Japanese culture dates back thousands of years and has made many unique contributions to the world. The best way for visitors to engage with this ancient way of life is to experience it for themselves.
Lacquerware is one of Japan’s most recognisable arts, with delicate scenes adorning wooden boxes, plates or tea sets. Wajima on the Noto Peninsula in the Sea of Japan is one of the country’s centre for lacquerware and Wajimaya Zenni is one of the true masters of the art. Visit the workshop, see the artisans at work and gain a true appreciation for the patient process that goes into creating each piece.
Kiuchi Brewery Tour
The Kiuchi family have been brewing sake in rural Naka since 1823. In 1996, the eighth generation turned their attention to beer and began creating the award winning Hitachino Nest brews. Take a tour of the brewery, learn the art of brewing and then create your own original beer. It’s a hands-on experience and visitors will taste samples to ensure the right flavour, measure out the malt and add the hops. The beer is left to ferment, and the finished product will be delivered to your door in four to six weeks.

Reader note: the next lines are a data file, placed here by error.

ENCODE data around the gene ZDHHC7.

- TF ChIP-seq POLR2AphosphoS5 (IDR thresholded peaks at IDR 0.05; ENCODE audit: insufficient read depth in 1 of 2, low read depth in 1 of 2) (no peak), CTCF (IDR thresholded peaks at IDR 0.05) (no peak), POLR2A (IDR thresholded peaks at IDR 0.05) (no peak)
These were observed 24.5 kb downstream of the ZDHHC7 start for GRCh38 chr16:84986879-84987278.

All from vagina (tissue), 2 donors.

Sojiin in Koya-san
Spend the night at a 1,200 year old Buddhist temple on Mount Koya in Wakayama. The guesthouse provides a spiritual, meditative escape with traditional rice mat floors, sliding paper doors and the gentle music of the surrounding forest. Join the monks for dawn chanting, eat delicious shojin-ryori vegan meals and swim in the hot spring baths. It is an experience that won’t soon be forgotten.
PC: Japan National Tourism Organization